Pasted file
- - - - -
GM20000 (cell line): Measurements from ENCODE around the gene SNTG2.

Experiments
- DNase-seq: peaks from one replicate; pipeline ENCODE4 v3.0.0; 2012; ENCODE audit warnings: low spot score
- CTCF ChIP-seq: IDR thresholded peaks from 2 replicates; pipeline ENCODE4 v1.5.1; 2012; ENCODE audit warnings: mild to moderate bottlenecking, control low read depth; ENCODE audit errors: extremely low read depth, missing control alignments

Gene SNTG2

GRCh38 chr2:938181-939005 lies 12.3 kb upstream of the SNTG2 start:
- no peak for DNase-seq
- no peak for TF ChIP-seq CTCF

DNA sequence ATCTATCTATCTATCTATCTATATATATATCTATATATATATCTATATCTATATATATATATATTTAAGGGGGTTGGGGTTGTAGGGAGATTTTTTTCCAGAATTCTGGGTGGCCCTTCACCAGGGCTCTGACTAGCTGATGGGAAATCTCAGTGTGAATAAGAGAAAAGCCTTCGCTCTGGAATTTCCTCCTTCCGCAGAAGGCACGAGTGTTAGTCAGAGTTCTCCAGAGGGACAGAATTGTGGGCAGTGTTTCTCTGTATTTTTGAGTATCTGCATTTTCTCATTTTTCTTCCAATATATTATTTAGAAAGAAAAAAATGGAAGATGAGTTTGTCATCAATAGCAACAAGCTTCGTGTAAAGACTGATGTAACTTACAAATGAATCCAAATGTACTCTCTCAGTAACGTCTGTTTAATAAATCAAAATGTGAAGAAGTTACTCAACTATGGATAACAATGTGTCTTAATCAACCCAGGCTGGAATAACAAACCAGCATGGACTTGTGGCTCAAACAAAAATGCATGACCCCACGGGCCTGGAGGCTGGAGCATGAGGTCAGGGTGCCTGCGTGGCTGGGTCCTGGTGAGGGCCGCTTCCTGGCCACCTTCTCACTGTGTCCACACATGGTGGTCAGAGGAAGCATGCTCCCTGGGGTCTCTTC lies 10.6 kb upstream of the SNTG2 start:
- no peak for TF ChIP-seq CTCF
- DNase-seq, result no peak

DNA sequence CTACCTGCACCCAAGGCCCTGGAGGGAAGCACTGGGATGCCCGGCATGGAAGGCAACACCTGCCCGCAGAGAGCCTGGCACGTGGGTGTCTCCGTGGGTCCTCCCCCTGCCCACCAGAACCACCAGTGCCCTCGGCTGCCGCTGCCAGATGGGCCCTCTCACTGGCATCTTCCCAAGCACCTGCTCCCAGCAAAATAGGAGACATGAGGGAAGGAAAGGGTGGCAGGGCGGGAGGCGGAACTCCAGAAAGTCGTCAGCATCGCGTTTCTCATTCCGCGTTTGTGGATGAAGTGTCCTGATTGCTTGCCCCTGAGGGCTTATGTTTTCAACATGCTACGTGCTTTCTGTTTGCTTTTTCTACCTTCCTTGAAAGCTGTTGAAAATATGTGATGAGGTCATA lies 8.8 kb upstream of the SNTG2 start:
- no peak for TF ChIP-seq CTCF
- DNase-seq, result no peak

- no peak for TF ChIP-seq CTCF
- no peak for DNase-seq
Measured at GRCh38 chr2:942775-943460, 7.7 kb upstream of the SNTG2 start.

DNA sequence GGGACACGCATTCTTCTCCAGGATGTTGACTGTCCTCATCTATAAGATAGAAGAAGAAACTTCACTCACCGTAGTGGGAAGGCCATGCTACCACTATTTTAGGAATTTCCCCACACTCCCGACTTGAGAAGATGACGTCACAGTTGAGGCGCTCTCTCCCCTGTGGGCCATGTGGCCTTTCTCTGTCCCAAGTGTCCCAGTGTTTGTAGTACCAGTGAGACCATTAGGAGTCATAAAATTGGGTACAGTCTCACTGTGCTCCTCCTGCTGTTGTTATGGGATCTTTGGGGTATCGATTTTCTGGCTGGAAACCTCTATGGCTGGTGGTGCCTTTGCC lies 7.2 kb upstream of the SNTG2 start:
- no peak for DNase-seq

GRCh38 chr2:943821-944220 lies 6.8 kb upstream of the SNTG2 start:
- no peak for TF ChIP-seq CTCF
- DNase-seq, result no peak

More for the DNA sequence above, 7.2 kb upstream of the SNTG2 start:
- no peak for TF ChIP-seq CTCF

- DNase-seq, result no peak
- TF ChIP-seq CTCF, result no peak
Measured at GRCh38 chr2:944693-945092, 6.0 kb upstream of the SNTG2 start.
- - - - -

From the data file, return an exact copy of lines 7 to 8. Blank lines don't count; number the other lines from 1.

- no peak for DNase-seq
- no peak for TF ChIP-seq CTCF